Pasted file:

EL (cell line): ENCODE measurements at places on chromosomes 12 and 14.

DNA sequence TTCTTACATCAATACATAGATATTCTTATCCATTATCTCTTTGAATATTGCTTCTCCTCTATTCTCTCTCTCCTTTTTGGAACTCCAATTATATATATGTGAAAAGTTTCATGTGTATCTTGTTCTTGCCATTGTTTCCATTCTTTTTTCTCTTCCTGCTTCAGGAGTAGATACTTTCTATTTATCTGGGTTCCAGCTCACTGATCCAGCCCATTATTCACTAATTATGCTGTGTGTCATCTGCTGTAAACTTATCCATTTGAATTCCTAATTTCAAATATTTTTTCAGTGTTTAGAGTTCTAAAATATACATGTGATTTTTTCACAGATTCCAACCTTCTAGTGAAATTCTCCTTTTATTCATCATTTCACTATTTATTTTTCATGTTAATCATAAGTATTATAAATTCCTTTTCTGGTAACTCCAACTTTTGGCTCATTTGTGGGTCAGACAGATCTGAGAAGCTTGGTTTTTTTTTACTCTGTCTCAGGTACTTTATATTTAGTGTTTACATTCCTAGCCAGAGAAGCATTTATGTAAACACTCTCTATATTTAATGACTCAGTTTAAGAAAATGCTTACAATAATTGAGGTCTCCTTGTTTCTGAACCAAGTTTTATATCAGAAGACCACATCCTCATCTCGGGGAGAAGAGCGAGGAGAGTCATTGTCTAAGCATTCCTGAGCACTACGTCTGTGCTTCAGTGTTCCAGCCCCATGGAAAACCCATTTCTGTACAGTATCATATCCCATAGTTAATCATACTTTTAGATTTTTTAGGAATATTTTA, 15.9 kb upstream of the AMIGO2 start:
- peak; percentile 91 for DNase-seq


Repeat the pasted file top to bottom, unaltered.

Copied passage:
EL (cell line): ENCODE measurements at places on chromosomes 12 and 14.

DNA sequence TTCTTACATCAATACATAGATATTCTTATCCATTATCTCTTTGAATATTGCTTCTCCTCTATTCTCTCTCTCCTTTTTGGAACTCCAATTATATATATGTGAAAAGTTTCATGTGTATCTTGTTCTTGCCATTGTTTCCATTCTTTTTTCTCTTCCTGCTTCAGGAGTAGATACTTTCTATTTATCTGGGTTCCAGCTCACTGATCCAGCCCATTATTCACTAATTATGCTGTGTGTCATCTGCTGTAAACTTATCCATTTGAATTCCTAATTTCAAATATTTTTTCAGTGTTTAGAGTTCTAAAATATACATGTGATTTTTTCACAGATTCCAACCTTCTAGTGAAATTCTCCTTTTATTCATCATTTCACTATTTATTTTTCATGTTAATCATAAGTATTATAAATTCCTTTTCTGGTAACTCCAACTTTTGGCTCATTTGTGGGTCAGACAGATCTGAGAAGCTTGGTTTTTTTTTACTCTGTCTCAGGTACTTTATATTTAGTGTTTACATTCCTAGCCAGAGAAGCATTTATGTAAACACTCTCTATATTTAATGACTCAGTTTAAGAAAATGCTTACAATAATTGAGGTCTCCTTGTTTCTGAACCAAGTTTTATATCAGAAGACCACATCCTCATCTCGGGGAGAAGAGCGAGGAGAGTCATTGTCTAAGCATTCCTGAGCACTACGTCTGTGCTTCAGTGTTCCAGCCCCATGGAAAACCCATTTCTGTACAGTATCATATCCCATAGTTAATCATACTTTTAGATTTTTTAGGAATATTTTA, 15.9 kb upstream of the AMIGO2 start:
- peak; percentile 91 for DNase-seq